Project Profile: Sliding Into Home

Installation of a new stormwater pump station at Chicago O'Hare Airport using a slide-rail shoring system

Photos: REM
The excavation site’s close proximity to a critical road and active runaways wasn’t even the biggest challenge for Midwest REM; it was the restrictions on overhead space.

The excavation site’s close proximity to a critical road and active runaways wasn’t even the biggest challenge for Midwest REM; it was the restrictions on overhead space.

Underground Utility Contractor Midwest REM, based in Melrose Park, IL, recently completed casting-in-place a new stormwater pump station at O’Hare International Airport. The new pump station is a subproject of the multi-year, multimillion-dollar O’Hare Modernization Program.

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The height restrictions meant tight sheeting could only be driven at night. Instead, Midwest REM chose an Efficiency Production manufactured Slide Rail System with integrated guard rail to shore the large excavation.

The 7,500-gallon-per-minute structure measured 60 feet wide, 60 feet long, and 35 feet tall. Adding to the excavation project’s already challenging parameters was the fact that the behemoth pump station needed to be tucked-in between an adjacent road and a nearby active runaway. Surprisingly, however, the limited space around the excavation site was not the biggest challenge facing the contractor.

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Shoring Options Limited Due to Overhead Restrictions
“The biggest challenge on this project was headspace,” says Walter Murphy, Midwest REM’s project superintendent. “Working at one of the busiest airports in the world, the Federal Aviation Administration will only allow you to go so high with your equipment. Even though there are no overhead obstacles like powerlines; the flying planes are the overhead obstacles.”

With an excavation the size needed to form and pour the jumbo concrete structure, shoring options are limited. Tight sheeting is usually the first shoring system considered for such a large excavation, but because of the strict project parameters, sheeting was not going to work.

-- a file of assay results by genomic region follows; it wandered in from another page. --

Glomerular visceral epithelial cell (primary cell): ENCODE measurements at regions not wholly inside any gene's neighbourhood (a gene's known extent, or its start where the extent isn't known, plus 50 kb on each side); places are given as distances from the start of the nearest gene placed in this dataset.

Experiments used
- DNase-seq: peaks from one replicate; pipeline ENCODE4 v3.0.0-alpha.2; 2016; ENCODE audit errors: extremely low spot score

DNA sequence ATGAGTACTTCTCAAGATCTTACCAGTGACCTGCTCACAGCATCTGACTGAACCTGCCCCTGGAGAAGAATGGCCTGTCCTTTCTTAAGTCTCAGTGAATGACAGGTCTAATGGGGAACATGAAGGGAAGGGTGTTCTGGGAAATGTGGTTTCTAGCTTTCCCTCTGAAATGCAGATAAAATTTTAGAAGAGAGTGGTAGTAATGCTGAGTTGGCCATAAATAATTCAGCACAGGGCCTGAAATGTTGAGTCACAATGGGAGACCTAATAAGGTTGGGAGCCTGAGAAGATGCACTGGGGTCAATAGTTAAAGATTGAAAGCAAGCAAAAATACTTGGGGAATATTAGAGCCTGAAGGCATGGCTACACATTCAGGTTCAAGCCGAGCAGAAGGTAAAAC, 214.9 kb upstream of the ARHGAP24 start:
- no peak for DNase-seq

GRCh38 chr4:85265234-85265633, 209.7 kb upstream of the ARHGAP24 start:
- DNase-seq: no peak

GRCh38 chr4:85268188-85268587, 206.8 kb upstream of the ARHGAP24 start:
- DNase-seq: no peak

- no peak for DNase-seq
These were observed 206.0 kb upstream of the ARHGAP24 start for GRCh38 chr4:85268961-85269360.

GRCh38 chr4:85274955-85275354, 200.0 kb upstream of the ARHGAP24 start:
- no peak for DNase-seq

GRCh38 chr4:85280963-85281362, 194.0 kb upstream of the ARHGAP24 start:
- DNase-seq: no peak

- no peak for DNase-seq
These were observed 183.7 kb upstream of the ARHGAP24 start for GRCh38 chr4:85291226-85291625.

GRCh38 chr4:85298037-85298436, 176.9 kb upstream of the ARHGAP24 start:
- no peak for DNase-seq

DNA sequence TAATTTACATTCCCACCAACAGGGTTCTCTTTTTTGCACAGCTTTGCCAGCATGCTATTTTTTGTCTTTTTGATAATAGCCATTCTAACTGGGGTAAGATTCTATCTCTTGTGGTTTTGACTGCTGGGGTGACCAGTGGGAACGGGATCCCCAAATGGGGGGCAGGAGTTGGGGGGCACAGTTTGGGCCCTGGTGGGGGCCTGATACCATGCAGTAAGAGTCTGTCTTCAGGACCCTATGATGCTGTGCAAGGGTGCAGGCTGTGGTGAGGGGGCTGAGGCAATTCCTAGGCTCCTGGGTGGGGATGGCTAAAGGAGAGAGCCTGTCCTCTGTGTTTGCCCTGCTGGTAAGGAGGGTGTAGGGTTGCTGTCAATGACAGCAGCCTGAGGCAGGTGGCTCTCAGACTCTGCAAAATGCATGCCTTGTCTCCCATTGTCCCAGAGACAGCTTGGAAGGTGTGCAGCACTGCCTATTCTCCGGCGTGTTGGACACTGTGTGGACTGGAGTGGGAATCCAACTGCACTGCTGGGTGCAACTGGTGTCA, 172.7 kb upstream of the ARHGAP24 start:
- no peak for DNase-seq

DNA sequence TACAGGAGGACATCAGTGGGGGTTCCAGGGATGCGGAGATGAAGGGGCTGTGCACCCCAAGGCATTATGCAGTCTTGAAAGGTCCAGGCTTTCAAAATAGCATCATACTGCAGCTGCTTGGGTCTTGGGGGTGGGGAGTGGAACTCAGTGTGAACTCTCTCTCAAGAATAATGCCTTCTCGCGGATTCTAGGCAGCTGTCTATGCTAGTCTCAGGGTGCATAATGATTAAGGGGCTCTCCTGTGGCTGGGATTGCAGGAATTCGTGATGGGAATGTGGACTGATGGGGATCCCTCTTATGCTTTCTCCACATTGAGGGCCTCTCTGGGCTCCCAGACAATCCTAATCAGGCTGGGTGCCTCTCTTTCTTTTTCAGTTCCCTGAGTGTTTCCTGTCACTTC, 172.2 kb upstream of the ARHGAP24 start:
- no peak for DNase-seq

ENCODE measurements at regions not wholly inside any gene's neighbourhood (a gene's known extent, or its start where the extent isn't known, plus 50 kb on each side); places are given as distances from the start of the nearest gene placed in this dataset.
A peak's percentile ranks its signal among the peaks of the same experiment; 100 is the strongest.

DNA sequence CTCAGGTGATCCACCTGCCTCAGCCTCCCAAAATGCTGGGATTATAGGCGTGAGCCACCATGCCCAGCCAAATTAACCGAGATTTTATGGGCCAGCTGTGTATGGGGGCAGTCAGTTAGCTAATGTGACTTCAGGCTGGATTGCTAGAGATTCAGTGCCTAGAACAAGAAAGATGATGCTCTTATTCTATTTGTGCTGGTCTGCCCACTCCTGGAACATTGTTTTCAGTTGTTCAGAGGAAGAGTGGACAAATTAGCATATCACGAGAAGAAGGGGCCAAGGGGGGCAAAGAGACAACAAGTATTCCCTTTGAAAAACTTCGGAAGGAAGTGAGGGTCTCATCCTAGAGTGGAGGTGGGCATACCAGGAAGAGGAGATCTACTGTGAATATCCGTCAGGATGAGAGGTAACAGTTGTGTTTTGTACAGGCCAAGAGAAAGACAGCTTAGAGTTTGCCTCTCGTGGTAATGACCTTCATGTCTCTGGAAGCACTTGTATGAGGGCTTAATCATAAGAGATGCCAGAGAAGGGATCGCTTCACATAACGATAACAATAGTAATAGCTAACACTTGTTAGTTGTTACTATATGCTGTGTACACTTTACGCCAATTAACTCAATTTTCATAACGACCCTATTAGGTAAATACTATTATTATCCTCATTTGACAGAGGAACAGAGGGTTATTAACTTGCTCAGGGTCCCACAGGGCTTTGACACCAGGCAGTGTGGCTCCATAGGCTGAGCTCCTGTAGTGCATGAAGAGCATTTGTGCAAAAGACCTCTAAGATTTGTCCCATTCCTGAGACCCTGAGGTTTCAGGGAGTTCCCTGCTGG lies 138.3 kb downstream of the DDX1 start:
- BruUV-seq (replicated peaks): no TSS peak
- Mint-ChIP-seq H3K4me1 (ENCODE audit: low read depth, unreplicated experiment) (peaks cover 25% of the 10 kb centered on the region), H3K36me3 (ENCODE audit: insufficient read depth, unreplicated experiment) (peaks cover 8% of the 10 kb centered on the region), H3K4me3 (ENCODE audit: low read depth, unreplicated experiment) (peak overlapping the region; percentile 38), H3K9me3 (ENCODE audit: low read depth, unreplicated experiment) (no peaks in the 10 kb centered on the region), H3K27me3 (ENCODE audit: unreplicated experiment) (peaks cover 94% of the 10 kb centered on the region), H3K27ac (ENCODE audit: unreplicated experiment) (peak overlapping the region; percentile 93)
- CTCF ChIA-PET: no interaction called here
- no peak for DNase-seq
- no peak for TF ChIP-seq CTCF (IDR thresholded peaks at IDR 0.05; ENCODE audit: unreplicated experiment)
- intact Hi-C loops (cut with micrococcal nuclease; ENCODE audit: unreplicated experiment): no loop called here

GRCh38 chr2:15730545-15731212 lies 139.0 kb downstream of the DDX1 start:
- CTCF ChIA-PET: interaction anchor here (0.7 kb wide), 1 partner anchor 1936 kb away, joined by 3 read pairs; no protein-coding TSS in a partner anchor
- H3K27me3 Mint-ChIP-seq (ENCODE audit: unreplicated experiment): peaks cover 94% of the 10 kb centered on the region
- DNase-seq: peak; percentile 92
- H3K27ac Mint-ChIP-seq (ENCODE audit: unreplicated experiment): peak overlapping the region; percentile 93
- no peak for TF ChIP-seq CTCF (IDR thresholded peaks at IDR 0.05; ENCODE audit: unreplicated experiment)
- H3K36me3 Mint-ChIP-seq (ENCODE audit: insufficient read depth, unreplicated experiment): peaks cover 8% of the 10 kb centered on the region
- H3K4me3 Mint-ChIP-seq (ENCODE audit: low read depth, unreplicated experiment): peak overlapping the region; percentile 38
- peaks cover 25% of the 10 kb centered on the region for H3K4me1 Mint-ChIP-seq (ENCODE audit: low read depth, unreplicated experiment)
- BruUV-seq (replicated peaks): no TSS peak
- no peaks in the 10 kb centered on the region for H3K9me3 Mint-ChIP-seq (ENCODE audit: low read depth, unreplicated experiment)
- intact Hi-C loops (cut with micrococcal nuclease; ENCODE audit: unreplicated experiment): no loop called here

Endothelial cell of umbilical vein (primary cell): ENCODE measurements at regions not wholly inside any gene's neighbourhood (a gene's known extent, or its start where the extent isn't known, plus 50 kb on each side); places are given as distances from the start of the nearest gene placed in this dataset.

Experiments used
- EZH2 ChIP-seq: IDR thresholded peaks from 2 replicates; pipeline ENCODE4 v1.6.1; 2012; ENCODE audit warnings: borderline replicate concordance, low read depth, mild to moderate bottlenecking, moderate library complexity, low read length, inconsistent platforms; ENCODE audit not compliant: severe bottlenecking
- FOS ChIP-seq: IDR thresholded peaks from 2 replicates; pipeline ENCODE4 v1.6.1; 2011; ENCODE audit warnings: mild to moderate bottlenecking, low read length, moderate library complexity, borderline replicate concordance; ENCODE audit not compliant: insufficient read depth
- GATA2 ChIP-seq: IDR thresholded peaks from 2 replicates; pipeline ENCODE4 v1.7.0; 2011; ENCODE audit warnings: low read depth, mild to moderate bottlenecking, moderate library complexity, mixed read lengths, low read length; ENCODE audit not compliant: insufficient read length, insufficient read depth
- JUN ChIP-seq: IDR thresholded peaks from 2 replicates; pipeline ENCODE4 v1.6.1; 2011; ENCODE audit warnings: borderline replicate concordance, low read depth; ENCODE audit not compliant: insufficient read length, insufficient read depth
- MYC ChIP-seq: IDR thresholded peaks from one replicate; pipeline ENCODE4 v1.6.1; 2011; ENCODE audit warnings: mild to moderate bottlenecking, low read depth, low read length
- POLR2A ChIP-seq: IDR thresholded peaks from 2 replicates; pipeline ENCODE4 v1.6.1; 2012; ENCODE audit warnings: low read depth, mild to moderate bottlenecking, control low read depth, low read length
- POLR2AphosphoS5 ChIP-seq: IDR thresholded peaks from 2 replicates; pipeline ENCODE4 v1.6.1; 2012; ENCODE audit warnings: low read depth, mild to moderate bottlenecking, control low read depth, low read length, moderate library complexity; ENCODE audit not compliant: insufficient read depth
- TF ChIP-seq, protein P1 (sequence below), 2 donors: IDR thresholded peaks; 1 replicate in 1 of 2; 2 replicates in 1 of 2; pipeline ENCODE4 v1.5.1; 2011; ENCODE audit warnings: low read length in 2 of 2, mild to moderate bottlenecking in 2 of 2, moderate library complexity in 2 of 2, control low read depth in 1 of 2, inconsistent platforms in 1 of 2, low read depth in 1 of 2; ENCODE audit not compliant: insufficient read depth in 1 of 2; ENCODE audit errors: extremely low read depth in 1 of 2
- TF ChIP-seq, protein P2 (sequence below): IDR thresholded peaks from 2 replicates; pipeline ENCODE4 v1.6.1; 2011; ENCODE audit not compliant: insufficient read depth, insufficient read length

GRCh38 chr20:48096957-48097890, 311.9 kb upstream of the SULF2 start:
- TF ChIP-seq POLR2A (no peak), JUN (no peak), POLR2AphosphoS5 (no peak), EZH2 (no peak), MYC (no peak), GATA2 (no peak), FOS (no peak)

Dan Meredith (left), Senior Slide Rail Installer from Efficiency Production’s Special Operations Shoring Division, was onsite to oversee the initial installation of the shoring system.

Dan Meredith (left), Senior Slide Rail Installer from Efficiency Production’s Special Operations Shoring Division, was onsite to oversee the initial installation of the shoring system.

“The height restriction meant we couldn’t drive sheeting to shore the excavation, or we would need to drive the sheets at night,” says Murphy. “But if we tried to open cut and slope, we’d have a hole as big as China.”

Midwest REM needed a safe and cost-effective shoring alternative to tight sheeting or open-cut.

Contractor Chooses Efficiency Slide Rail System Over Tight-Sheeting
With tight sheeting ruled out, Murphy called local shoring equipment distributor Trench Plate Rental to enquire about using an Efficiency Production manufactured Slide Rail Shoring System. “We chose Slide Rail because it was the only shoring system that would work with the limited space between runaways and roads and flying planes,” he says.